As I left my grocery cart and headed for the rest room, I passed a middle-aged woman in a wheelchair. She and her companion triggered a familiar thought; “How would I cope if I were restricted to a wheelchair? I hope I never find out. Well, at least the woman is not alone.”
In the rest room, a neatly attired gray-haired lady walked unsteadily into the only “handicapped” stall. Her thin hands
grasped for support as she closed the door behind her.
My habit is to wash my hands quickly, shake off the excess water, and exit as fast as possible, but this time, I had a sudden impulse to stay. As I was straightening my sweater and adjusting my shoulder purse, the wheel chaired woman passed behind me and tried the handle to the handicapped stall. When she found it locked, she let out sounds of disgust for all to hear.
She leaned over the arm of her wheelchair and peeked under the door of the stall. When she spotted a pair of medium-heeled shoes, she said loudly, She probably isn’t even handicapped.”
She wheeled back and forth, sputtering. She banged on the door. “What is she doing in there? How can she take this long?”
After slowly washing my hands again, and drying them thoroughly, I rubbed in a generous portion of lotion. I took out my lipstick and applied it carefully. I brushed my hair and rechecked my shopping list. Even if my lingering became obvious, I wouldn’t leave the elderly woman alone with the mean queen of the rest-room-scene.
“Well,” said the angry woman, speaking as if onstage. “I can’t wait any longer! I’ll have to leave the door open. You can watch if you want. I won’t have any privacy!”
Every motion she made maneuvering into place was filled with rage. Perhaps she was trying to evoke sympathy, but her icy words destroyed compassion as she parked her wheelchair halfway into a stall and slid off onto the commode.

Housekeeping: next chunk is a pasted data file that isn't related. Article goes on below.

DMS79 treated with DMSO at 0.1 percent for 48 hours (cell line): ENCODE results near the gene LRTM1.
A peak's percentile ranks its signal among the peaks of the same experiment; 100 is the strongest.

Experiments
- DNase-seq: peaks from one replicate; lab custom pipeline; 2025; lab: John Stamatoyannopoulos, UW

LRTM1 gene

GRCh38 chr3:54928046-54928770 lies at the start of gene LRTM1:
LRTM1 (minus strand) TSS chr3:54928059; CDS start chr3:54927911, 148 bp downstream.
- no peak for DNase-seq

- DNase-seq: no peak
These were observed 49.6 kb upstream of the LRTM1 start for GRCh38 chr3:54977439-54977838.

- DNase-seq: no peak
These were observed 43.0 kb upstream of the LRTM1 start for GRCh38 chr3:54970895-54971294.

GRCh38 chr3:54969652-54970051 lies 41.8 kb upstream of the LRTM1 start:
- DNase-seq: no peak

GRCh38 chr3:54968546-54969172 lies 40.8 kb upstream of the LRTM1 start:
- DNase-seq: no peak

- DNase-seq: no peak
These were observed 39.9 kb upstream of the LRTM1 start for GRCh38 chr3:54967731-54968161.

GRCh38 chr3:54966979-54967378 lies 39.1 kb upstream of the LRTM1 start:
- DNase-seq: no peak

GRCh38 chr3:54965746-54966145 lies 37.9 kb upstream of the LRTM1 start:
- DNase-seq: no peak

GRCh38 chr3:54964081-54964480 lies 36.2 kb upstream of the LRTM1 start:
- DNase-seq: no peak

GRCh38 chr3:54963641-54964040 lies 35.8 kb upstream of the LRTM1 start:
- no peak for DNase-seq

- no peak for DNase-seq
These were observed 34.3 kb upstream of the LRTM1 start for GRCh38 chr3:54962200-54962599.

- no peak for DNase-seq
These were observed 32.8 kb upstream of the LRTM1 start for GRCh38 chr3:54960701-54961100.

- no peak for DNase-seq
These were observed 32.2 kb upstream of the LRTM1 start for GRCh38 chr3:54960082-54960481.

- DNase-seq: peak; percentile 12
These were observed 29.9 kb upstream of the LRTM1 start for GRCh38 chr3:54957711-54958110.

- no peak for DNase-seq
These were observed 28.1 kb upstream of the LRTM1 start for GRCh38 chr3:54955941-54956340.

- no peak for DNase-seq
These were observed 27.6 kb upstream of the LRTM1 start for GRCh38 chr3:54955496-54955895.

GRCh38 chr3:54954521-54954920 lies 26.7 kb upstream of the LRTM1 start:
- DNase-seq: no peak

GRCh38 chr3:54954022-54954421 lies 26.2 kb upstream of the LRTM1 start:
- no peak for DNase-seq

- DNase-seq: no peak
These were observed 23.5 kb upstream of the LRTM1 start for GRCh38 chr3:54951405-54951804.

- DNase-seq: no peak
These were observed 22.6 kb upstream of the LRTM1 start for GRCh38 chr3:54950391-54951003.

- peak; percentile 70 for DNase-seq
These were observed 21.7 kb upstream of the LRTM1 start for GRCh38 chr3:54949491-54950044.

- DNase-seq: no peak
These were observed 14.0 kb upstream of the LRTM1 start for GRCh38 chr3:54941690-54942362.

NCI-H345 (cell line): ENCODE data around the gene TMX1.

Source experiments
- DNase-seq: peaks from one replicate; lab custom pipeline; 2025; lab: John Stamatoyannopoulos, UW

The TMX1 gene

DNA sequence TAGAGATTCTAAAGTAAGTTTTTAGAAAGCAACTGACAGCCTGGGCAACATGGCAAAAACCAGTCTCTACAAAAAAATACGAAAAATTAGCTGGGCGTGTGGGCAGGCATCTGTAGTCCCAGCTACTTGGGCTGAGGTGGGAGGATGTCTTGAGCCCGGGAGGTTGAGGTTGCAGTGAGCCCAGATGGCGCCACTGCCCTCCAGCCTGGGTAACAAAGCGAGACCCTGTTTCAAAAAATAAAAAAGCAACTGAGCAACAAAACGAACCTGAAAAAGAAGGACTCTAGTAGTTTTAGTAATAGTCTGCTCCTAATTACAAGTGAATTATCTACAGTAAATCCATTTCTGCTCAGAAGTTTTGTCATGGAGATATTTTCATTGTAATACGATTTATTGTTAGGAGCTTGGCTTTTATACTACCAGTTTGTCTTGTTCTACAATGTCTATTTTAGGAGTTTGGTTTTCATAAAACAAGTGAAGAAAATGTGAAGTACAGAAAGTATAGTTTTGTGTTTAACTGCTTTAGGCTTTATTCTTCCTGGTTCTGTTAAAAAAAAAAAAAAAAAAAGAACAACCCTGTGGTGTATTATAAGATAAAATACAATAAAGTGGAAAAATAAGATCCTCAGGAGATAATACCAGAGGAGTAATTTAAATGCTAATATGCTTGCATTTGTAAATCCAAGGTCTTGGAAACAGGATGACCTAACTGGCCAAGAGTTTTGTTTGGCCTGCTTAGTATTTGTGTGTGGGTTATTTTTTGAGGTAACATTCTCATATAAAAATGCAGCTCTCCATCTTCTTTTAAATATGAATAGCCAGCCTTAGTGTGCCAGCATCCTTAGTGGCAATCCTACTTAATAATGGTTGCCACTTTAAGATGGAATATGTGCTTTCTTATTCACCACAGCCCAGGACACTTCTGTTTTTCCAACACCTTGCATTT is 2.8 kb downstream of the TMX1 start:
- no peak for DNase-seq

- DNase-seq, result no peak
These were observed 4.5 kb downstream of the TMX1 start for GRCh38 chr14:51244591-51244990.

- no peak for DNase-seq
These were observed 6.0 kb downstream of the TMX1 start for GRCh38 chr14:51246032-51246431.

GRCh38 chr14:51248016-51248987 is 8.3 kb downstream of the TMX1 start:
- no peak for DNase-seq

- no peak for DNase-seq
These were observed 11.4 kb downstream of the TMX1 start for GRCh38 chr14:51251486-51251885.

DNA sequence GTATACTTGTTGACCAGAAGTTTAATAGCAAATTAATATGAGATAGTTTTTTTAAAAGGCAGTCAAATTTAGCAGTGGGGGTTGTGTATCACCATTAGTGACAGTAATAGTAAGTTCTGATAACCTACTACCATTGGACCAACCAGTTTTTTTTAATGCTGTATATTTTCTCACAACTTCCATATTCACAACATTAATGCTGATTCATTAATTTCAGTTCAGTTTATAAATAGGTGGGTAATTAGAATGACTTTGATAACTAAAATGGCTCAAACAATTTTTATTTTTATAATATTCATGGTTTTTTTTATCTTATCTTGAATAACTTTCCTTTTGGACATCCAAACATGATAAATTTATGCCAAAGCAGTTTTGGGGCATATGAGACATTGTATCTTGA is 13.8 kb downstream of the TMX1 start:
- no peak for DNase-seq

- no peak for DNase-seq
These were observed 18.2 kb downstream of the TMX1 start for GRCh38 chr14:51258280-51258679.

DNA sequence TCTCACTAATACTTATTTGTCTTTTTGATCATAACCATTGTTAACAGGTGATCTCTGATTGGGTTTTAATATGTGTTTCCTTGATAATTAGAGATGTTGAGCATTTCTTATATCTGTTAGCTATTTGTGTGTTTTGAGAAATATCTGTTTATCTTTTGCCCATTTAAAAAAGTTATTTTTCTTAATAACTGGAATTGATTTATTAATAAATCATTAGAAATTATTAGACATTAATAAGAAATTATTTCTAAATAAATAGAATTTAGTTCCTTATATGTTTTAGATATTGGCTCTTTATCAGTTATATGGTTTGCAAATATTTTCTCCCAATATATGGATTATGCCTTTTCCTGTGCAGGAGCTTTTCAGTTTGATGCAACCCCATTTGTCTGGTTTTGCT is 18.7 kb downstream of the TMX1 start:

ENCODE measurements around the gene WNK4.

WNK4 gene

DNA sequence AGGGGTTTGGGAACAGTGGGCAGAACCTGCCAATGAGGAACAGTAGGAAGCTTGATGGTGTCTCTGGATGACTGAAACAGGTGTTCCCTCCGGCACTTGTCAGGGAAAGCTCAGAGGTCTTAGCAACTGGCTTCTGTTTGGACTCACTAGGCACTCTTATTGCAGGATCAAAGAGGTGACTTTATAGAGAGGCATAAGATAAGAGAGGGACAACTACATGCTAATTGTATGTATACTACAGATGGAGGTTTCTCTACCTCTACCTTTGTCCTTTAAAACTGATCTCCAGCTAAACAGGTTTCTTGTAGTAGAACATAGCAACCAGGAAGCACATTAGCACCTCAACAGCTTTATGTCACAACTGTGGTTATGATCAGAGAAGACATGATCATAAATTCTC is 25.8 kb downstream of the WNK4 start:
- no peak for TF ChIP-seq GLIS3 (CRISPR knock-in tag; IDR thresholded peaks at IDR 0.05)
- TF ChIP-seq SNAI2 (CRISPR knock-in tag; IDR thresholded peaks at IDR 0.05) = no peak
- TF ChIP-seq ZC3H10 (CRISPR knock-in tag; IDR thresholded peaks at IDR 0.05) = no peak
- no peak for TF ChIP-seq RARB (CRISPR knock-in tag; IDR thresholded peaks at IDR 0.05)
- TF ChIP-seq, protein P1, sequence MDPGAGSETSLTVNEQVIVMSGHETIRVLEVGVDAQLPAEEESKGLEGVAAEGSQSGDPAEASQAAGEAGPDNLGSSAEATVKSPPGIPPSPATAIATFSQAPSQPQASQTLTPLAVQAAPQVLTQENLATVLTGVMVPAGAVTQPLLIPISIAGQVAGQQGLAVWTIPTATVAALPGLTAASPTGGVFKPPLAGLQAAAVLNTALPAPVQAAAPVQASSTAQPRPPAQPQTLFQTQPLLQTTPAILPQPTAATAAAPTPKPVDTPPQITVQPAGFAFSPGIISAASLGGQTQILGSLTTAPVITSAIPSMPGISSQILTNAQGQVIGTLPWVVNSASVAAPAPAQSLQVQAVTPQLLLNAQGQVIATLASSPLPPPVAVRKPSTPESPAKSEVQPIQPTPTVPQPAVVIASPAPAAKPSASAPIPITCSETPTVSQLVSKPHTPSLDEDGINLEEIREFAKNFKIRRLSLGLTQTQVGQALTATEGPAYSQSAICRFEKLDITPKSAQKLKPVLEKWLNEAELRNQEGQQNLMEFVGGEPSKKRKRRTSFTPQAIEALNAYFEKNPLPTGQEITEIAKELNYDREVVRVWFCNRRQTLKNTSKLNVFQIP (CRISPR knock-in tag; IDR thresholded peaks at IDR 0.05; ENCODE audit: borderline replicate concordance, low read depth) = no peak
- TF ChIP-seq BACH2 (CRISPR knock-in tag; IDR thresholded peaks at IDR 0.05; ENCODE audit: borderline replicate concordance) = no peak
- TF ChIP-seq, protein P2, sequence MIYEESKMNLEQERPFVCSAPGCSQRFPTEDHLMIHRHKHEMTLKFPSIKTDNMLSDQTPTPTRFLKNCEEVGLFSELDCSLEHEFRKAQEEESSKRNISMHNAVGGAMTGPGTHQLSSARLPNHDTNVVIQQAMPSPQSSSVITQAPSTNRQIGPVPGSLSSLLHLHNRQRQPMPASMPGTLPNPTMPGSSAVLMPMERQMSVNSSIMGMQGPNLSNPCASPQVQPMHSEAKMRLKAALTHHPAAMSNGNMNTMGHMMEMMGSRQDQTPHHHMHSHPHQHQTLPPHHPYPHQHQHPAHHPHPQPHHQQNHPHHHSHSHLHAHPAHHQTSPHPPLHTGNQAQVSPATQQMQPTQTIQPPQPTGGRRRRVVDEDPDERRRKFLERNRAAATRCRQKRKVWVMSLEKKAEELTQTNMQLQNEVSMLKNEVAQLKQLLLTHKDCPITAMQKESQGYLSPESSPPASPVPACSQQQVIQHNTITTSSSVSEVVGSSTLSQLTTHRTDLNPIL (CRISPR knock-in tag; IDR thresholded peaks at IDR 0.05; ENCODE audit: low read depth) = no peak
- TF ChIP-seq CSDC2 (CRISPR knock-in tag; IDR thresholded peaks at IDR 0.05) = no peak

I began sorting out old receipts from my purse and dropping them one at a time into the wastebasket. I would have offered to hold my jacket over the open doorway for her, but I was afraid of her. If I behaved cowardly at the thought of facing her, what would happen to the frail, elderly woman when she came out?
The mean queen was quick, not wanting to miss her chance for a showdown. She was watching the door to the handicapped stall when it slowly opened.
The elderly woman gingerly came out. All her strength and concentration seemed focused on her next movement. But the mean queen didn’t notice, or pretended not to notice, the elderly woman’s condition. “What’s wrong with you? You don’t look handicapped!”
The reply was gentle, and as unsteady as her steps, “I…I’ve had a stroke.” She cautiously walked to the sink, where she became absorbed in washing her hands. The mean queen spit out again, “You can walk! You’re not handicapped!” Then she wheeled herself out.
When the elderly woman left the rest room, I followed a few steps behind. A man stepped up and protectively took her arm. I watched with relief as the two women went off in opposite directions.
As the mean queen wheeled up to her companion, I realized my first impression had been mistaken. The woman was alone, imprisoned by walls of anger, confinement far more restrictive than her disability.
Detroit Free Press Magazine 6-19-1994
Cover photograph George Waldman
Essay illustration –Tracy Cox
Mean Queen of the Rest-Room Scene
This essay on handicap stalls got the attention of some nationally syndicated columnists, Ann Landers and Yvonne Duffy.